Parking lot may threaten rare fish species

Construction area in Plymouth Township’s McClumpha Park

Jun. 22, 2015  PLYMOUTH EAGLE.

Plymouth Michigan News


“I certainly hope they will consider building swales or other stormwater control devices to filter pollutants out of the water before it goes into the river.”


Don Howard

Staff Writer

Pond in Plymouth Park
Pond in Plymouth Park

Local environmentalists are hoping the planned construction in McClumpha Park in Plymouth Township will not threaten the habitat of a rare fish species.

Tonquish Creek is the only known sighting of a sensitive fish species called the Least Darter. The planned construction of a 209-car parking lot scheduled to be built in the area designated as a sub-watershed could impact the delicate fish, according to Sally Petrella, volunteer monitoring program manager for the Friends of the Rouge.

Petrella said the water quality in the Plymouth Township McClumpha Park section is one of the best in the Rouge River Watershed area and hopes it stays that way.

Least Darter - Etheostoma microperca
Least Darter – Etheostoma microperca

Friends of the Rouge promotes restoration and stewardship of the 126 mile long Rouge River through river reporting, education and monitoring and hosts educational projects to train teachers. The river watershed covers 467 square miles.

“I certainly hope they will consider building swales or other stormwater control devices to filter pollutants out of the water before it goes into the river,” said Petrella. To date, the township has not applied to Wayne County for a site-specific stormwater permit or soil erosion permits.

Petrella, a 15-year full-time employee of the non-profit organization that was founded to raise awareness about the need to clean up the Rouge River, said the group is involved in an on-going study of the water quality in the township park, especially since they have identified a species of fish called the Least Darter or Etheostoma microperca. The tiny fish are sometimes found in streams near vegetation, along overhanging grassy banks and among filamentous algae. Their habitat is near the edges of streams in quieter water so the small creatures avoid strong currents. According to Petrella the only place they have been found in the entire Rouge River system is in the branch of Tonquish Creek inside the township park.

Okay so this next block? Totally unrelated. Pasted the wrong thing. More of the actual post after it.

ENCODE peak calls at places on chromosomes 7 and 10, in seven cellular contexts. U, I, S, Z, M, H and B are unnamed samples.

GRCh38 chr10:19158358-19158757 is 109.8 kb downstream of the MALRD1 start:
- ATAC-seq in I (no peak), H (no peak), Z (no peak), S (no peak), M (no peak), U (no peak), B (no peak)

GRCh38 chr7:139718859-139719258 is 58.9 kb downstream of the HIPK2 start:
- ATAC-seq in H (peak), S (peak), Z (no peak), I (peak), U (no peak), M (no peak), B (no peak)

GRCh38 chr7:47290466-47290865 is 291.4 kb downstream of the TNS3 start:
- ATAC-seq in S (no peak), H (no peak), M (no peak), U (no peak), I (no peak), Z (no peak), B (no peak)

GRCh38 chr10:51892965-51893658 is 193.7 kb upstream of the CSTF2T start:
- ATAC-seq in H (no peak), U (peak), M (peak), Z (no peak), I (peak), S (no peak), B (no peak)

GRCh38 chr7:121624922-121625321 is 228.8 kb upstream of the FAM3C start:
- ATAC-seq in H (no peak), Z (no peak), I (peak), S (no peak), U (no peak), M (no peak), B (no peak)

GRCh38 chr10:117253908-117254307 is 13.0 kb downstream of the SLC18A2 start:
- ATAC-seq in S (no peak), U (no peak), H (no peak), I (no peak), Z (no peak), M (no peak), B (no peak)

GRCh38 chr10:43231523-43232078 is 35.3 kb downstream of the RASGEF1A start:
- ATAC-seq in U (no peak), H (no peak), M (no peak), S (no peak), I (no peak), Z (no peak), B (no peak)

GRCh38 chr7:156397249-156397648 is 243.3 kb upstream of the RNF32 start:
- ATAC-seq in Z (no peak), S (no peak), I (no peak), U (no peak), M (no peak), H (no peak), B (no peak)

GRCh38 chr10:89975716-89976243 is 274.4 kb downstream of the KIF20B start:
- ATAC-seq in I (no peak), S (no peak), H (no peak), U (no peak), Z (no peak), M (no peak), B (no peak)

The branch of the Tonquish Creek comes under the jurisdiction of Wayne County. Informed residents concerned about the planned developments in the once-quiet park say that the township is not adhering to rules and regulations that officials impose on all other construction projects in the township.

The Eagle asked Wayne County Water Quality and Land Management Division Director of Public Services Terry Spryzak about required stormwater permits for the parking lot project. The water quality and land management division is responsible for environmental protection of wetlands and waterways in Wayne County.

An email reply stated, “A Wayne County construction/stormwater permit application has not been received by the Permit Office. We are unable to comment on Plymouth Township’s construction methods for this project. Wayne County will monitor construction activities in Plymouth Township like we do for the rest of Wayne County.”

Lloyd Jackson, Wayne County communications director said he was unaware of any township plans to handle runoff or the detention of stormwater.

“We’re not aware of anything but cutting down trees,” Jackson said in response to the inquiry and questions submitted last week.

One resident experienced in environmental protections and watershed management who asked not to be identified said, “These are not mere landscaping rules, they are mandated by the EPA (Environmental Protection Agency) and former Federal Court Judge Feikens and Plymouth Township entered into a permit with the Michigan Department of Environmental Quality (MDEQ) where they promised to enforce and adhere to these rules.”
Petrella indicated that while there was some state oversight for the sub- watershed area, it’s not optimum.

“There’s a DEQ (Department of Environmental Quality) permitting process, but unfortunately there’s no protections in place for this area,” she said.

Bids for the new parking lot are due in the township clerk’s office July 11.


Plymouth Voice.


Fish Image: NANFA











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